The apotheosis of James I
I popped into Tate Britain in my lunchbreak yesterday to look at the Rubens sketch of the apotheosis of James I. Unfortunately the images are copyright so I can’t reproduce them, but you can get a good look at the two of them on the Art Fund website. If you have JSTOR access, there are some detailed reproductions in this article in the Burlington Magazine.
The sketch was a preparation for a final image of James I that was installed in the Banqueting House in Whitehall in 1636. It had been commissioned in 1629 while Rubens was in London on a diplomatic mission.
It’s interesting to see how the design changed slightly between the two incarnations. What struck me most of all, though, was the difference in the king between the two. In the final painting, the dying king is old but imposing. In the sketch, he is frail, almost frightened. There are also some interesting similarities between the eventual painting and Rubens’s Apotheosis of the Duke of Buckingham. It would be interesting if we could reconstruct the process of how it was commissioned and the respective roles played by Charles, Rubens, and their court/school. As far as I’m aware though, from a quick scan of Google Scholar it appears little is known about exactly how the sketch was commissioned, and to what extent it was Rubens, Charles or a courtier who conceived of it.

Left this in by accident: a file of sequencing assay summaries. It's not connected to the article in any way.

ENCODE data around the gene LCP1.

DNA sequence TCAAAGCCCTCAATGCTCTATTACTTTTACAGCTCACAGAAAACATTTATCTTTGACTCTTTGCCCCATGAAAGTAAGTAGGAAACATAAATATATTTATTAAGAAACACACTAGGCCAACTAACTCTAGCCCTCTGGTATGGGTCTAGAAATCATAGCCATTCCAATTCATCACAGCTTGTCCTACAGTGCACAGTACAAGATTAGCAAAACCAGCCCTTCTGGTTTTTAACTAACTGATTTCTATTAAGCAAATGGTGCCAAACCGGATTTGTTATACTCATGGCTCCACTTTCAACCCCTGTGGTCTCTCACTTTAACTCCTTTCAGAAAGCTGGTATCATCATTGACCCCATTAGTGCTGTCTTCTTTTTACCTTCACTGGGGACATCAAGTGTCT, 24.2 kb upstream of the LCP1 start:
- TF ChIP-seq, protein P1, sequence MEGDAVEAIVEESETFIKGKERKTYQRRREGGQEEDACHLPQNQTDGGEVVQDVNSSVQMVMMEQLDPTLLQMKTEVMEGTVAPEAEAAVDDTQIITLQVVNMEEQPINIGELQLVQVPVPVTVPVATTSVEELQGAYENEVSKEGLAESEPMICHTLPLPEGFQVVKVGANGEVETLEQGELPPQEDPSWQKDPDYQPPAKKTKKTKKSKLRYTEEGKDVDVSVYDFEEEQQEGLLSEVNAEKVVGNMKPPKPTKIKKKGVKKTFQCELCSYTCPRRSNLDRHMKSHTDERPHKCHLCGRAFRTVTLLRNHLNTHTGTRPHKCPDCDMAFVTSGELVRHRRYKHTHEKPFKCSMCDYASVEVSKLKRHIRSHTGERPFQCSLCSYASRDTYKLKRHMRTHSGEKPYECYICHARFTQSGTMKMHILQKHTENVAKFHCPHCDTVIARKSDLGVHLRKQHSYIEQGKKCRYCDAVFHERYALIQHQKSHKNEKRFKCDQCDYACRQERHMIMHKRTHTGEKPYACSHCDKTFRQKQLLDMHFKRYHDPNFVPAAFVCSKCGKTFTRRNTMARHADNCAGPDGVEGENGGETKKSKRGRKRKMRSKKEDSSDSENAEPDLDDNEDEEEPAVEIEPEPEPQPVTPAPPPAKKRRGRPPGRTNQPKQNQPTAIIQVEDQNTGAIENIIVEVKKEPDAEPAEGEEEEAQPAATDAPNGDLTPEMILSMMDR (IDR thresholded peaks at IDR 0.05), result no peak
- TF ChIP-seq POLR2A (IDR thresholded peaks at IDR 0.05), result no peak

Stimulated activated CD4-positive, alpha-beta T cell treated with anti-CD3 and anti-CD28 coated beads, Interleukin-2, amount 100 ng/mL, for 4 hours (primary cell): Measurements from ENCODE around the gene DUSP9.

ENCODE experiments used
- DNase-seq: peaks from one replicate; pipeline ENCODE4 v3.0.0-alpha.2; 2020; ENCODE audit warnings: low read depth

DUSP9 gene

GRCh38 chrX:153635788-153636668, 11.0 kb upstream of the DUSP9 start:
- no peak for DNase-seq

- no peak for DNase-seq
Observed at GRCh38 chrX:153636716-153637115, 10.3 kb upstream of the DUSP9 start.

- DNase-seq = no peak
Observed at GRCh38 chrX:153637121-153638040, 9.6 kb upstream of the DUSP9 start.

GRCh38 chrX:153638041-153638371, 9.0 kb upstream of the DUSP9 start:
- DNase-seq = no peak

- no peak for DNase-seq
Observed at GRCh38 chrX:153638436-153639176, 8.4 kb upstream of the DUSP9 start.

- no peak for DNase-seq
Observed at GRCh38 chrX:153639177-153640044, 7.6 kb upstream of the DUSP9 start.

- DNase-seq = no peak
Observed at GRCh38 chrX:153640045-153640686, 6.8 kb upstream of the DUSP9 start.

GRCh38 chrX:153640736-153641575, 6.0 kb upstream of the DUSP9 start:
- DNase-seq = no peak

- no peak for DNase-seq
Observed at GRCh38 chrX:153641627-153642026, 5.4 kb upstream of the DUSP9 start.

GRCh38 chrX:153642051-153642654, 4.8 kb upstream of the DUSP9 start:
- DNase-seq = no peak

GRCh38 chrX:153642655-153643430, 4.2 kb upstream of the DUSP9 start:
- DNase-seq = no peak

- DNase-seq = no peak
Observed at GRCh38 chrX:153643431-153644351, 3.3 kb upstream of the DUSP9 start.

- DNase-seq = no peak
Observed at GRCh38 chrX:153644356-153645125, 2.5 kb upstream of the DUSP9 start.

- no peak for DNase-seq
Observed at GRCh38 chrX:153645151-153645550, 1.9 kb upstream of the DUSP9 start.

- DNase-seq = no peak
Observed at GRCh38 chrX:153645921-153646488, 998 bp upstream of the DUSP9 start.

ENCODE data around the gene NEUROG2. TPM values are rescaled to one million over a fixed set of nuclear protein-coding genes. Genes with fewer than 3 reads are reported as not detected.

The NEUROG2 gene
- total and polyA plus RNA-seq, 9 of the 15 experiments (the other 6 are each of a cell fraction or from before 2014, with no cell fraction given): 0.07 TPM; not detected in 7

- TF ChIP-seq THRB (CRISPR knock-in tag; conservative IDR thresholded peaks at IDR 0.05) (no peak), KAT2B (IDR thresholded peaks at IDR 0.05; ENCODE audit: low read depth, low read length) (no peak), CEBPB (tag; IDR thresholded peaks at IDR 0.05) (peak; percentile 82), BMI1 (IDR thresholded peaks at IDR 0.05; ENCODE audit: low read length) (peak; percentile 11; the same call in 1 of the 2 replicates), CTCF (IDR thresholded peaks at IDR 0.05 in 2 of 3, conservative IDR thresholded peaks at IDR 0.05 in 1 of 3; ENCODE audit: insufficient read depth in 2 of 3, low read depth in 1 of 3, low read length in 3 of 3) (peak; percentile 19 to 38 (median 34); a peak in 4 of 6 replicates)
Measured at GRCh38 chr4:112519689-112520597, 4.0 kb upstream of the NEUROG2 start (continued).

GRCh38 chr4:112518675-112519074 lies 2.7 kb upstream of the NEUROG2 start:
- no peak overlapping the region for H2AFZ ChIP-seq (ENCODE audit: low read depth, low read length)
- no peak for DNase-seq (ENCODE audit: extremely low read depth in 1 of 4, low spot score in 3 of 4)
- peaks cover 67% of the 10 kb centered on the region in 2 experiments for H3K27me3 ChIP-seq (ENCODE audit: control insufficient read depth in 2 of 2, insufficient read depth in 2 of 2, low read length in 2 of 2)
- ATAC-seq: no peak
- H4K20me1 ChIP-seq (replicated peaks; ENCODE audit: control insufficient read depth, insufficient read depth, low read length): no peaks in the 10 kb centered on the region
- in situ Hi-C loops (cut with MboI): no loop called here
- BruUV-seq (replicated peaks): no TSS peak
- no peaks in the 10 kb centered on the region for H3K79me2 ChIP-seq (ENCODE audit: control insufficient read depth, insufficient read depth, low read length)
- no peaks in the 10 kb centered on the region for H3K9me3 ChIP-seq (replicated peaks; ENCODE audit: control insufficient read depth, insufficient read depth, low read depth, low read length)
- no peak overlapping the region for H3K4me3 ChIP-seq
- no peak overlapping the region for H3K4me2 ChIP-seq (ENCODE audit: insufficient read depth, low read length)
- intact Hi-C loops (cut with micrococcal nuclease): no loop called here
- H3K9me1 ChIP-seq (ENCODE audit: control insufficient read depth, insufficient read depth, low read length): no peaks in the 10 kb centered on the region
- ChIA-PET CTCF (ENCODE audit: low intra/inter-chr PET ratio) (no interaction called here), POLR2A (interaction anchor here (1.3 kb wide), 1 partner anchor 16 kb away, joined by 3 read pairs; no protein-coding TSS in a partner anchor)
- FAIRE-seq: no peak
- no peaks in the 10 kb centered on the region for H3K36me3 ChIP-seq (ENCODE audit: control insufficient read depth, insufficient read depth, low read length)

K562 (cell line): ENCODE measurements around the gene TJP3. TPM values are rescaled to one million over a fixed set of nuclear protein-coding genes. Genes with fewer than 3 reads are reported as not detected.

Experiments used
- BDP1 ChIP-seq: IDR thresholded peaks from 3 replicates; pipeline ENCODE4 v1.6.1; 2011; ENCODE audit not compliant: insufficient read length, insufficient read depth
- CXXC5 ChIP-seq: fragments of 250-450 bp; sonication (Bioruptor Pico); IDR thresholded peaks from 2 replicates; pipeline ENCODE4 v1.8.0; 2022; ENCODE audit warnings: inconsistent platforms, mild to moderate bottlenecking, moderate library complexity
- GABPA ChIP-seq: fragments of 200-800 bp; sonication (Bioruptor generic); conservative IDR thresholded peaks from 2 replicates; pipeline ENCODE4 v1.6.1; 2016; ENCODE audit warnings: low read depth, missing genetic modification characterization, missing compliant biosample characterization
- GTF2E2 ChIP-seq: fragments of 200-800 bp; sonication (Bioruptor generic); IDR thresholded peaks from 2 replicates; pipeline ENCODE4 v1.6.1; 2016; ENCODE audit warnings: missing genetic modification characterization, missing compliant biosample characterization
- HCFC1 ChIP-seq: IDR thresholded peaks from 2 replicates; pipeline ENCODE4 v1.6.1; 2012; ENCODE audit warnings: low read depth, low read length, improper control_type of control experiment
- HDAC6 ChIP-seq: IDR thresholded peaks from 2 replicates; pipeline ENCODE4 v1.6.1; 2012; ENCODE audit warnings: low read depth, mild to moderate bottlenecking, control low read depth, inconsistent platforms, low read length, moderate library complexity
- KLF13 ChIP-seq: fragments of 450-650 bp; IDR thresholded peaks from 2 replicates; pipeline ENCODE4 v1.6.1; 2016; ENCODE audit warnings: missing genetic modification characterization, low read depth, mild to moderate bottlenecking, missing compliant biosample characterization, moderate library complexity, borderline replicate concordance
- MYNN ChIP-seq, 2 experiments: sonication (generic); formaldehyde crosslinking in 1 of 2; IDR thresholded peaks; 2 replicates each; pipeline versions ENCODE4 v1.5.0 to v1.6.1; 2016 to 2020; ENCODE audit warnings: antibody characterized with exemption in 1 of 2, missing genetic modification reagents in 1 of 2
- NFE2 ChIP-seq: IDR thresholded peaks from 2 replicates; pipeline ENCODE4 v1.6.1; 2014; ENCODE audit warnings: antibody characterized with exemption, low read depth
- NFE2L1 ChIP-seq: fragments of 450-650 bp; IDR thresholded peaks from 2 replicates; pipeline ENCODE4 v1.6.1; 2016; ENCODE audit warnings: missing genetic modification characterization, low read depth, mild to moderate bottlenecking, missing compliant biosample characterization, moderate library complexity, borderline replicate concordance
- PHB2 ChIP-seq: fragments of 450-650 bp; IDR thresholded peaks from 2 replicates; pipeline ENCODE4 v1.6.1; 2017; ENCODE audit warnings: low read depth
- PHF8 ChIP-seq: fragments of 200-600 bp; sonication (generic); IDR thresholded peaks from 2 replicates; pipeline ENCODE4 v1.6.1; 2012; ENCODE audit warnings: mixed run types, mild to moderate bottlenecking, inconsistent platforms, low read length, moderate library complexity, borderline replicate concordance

The Tate is trying to raise the funds to buy the sketch. At the moment, it’s on loan from a private collection. If bought, it would be the first Rubens owned by the Tate, and be a significant addition to its early modern collection. You can donate to the fund here.
1. Oliver Millar, ‘The Whitehall Ceiling’, The Burlington Magazine, Vol. 98, No. 641 (Aug., 1956), pp. 258-267.